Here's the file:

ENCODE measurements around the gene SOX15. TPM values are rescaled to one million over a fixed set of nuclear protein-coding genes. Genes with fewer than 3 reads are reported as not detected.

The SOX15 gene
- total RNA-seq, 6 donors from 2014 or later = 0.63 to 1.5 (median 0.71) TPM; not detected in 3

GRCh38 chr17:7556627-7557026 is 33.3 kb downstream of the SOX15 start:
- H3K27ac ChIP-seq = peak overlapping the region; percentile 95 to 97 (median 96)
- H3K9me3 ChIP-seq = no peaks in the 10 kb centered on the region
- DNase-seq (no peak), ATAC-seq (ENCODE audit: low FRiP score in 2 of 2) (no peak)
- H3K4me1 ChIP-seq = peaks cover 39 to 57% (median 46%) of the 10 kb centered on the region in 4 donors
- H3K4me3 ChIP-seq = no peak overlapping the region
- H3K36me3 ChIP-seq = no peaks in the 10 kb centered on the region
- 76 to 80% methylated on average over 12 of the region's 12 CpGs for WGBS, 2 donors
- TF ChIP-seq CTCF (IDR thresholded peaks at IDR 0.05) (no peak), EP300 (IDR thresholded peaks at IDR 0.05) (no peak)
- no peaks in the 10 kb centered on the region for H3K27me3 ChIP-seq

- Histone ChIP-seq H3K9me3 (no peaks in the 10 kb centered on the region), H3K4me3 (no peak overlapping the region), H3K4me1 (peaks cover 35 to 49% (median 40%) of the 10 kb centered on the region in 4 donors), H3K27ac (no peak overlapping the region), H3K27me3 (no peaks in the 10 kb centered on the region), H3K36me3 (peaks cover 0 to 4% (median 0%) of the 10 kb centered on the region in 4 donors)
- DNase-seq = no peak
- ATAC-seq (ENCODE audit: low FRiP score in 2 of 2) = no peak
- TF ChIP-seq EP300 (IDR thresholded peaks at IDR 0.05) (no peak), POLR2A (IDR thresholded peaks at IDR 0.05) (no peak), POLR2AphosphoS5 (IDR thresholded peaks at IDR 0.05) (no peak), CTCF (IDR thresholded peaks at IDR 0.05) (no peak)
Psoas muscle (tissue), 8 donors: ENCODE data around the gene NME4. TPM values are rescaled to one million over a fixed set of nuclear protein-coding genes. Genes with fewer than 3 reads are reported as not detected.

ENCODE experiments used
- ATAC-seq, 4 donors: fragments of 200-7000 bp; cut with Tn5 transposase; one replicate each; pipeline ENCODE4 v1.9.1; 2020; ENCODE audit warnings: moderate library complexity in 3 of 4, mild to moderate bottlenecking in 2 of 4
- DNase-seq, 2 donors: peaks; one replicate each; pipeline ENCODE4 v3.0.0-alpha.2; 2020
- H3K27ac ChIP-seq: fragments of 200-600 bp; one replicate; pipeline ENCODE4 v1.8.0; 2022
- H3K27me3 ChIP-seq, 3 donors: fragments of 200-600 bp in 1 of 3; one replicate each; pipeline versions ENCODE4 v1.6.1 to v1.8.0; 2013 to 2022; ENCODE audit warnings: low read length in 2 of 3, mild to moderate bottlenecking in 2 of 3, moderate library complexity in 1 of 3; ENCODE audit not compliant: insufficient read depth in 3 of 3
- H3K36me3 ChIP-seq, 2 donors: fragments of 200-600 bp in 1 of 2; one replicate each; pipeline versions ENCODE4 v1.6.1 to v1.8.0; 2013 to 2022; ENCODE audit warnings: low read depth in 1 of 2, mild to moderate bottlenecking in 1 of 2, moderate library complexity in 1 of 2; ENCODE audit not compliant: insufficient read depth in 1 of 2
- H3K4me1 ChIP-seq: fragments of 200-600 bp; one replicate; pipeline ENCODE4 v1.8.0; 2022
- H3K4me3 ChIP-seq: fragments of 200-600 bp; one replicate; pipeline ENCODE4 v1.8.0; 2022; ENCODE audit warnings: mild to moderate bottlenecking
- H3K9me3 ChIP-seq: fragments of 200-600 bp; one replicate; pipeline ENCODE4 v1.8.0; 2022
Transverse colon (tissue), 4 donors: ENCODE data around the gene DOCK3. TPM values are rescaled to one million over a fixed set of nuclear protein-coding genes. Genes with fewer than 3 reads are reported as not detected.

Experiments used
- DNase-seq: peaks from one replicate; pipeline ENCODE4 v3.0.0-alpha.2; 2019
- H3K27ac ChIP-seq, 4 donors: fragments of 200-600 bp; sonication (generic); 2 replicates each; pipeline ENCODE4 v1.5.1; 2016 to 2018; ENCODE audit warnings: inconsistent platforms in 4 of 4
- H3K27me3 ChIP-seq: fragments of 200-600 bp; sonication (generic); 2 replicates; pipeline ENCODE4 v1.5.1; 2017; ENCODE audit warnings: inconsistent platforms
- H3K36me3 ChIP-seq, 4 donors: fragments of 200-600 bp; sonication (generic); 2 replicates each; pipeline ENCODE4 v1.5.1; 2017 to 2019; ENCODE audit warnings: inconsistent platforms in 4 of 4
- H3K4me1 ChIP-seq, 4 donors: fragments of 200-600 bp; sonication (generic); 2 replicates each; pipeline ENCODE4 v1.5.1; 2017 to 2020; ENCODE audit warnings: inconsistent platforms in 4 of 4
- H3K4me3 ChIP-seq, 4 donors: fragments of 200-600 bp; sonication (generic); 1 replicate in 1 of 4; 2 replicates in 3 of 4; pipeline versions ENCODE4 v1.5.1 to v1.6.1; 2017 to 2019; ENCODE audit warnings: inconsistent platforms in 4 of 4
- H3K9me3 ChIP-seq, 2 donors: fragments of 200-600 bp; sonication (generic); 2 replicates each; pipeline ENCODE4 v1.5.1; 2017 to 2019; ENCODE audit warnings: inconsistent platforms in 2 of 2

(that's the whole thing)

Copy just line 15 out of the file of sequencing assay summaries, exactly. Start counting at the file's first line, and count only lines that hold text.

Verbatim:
- DNase-seq = no peak